“Honne and tatemae” are terms that many feel are linchpinned to the Japanese psyche.
The first — honne — refers to the intimate truth of the soul, one’s uttermost honest feelings, the rough skin under all the powder and rouge.
The second — tatemae — is the face one shows to the world. That toothy grin that perhaps hides one’s desire to bite. Analogous to the aluminum siding that helps the house gleam on the surface, while the inside bursts with termites.
One wrinkle to these terms is that many Japanese feel that theirs is the only culture to be so Jekyll-and-Hyde-ish.
Some Japanese can be goofy that way. Like those who believe Japan is the only land with four seasons. Or those that claim the Japanese language is so tough that not even Japanese can speak it well. A claim they always communicate in sparkling Japanese.
But every culture has honne and tatemae. It’s as human as flatulence. Which could mean that some people are more human than others.
I, for example, have a lot of . . . honne and tatemae. It waltzes through my life like a New York debutant, smiling while her partner tromps upon her foot. Tatemae cancels out the honne. At least from the outside.
But oh if only someone could peek on the inside . . .
I stand picking at stale munchies as the only foreigner at the party, when I notice this troll of a fellow edging my way and fidgeting with his plate. I catch the body language at once. He’s going to trap me in the corner and practice his English.
So I gaze the other way and pray for rescue. Or that perhaps some construction crane will topple in the wind and rip the building in half. Maybe if I focus my willpower, the wind will blow and a crane will fall and this man will be sucked into the chasm. Or I will. Anything to get away. Maybe . . .
Yes? Oh, how do you do? Nice to meet you. Why, yes, it’s a splendid party. Just delightful. I agree. Have you tried the rice crackers? Superb, aren’t they? Good napkins too. Oh, no, I don’t mind. Not at all. And your English sounds quite fluent to me. As clear as crystal.
But if the letter “L” had life, you’d be wanted for murder. And are those vowels in your mouth? Or marbles? I’ve heard better sounds from forks jammed in the disposal. Yet I enjoy the way you spit when you speak. If I close my eyes, I can almost imagine I am on a distant beach being sprayed by surf. And not caught in this corner.
My hometown? Chicago, kind of. Oh yes, that’s right. Chicago was home to Al Capone. You know well. No, I never met him. Not once. Unfortunately. That’s been a while ago. Oh? You have been to Vancouver? For 10 days? No wonder you speak English so well.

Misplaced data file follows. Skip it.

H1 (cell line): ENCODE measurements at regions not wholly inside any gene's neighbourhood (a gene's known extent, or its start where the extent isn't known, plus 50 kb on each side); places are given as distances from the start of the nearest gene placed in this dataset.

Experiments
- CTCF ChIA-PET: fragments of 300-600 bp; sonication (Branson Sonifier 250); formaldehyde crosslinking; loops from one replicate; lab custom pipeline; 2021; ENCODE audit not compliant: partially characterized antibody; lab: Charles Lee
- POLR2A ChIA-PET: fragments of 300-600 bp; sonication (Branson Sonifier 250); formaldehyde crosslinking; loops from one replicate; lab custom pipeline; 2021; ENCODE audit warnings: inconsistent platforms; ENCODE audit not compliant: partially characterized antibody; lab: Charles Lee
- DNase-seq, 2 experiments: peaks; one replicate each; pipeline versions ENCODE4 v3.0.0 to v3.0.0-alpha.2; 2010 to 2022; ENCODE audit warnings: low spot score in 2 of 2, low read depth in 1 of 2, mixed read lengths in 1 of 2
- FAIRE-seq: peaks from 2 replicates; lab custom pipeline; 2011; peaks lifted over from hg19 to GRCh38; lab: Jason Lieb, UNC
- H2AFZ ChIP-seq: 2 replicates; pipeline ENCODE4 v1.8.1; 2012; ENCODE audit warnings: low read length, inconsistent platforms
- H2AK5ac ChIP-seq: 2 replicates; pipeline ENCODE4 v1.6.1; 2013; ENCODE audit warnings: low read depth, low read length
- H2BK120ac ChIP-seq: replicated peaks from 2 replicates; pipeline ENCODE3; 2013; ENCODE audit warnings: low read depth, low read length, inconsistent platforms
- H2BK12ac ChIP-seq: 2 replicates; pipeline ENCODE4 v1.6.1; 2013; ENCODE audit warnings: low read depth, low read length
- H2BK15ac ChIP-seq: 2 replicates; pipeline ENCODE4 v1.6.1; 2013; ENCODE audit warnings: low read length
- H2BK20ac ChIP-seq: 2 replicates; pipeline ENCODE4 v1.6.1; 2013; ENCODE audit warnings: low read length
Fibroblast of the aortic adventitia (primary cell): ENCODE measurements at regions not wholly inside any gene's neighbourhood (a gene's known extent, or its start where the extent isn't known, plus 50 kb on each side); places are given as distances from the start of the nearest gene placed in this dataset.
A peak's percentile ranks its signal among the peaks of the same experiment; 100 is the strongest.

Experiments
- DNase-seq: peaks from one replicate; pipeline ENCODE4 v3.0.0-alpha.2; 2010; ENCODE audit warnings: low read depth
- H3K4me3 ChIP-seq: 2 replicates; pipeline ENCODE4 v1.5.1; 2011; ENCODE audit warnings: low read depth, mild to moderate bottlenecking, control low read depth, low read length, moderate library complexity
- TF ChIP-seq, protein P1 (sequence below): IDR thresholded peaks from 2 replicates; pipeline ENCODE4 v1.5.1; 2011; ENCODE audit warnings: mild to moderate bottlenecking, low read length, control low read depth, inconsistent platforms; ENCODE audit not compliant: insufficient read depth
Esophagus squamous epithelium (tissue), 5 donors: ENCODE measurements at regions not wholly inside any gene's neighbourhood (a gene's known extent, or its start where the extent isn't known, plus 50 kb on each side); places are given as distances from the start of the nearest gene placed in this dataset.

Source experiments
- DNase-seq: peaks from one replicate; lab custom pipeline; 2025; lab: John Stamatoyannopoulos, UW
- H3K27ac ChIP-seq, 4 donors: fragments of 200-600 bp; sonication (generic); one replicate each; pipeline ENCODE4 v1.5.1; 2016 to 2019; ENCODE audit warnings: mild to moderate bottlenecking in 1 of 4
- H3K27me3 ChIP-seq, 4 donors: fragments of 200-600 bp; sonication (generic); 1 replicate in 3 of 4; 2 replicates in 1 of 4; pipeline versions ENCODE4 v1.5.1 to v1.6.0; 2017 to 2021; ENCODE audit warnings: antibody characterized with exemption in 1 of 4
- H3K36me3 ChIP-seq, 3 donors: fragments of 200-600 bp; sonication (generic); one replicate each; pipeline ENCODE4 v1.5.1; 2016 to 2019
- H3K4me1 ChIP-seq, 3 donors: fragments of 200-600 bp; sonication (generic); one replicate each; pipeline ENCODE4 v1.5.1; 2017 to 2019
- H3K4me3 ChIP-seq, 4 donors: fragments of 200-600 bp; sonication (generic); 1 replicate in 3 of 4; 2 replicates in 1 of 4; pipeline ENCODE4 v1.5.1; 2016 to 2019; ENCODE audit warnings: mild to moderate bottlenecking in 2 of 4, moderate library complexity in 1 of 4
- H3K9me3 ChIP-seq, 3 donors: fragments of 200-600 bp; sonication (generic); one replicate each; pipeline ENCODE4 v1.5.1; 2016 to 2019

And it’s a wonder the Canadians let you escape. They are sensitive people and don’t care to see any language butchered, let alone one of their own. If you’d been there any longer, I am sure they would have fed you to the bears. Bears are not sensitive, you see. They will eat anyone. Even someone with a necktie as bright as yours.
Oh, you teach English. I should have guessed. At your home. To small children. It sounds fascinating. Well . . . I am busy. But sure. Sometime, if it worked out, I’d enjoy meeting your students. I bet they’re cute. And, yes, I’d love to speak with them and let them practice.
Just about as much as I’d love to take a power drill to my knee. I can’t believe people pay you money to teach. Are you sure the money’s real? Maybe the entire neighborhood is playing you for a joke. I’d check if I were you.
What? You have to go? So soon? Oh, too bad! I’ll just have to eat all this great food myself. Uh, sorry, I don’t have a name card. But thanks for yours. I’ll be sure to get in touch. I’m glad we met. It was nice talking to you.
What luck! I was just about to throw myself on my chopsticks. I’ll just drop h is card on the table. Who knows? Maybe someone will eat it. It looks better than the crackers. Probably is too. Now, how to get out of here?
Oh, you’re back! You misread your wristwatch! Ha, ha. Yes, I do that all the time. You have another hour? Wonderful. No, wait! I’ll get you more crackers myself. You just stay here. No, no. It’s my pleasure. Honest. . . .
Or as honest as my tatemae will allow.
My honne, on the other hand, hopes the only thing I have to kill is an hour.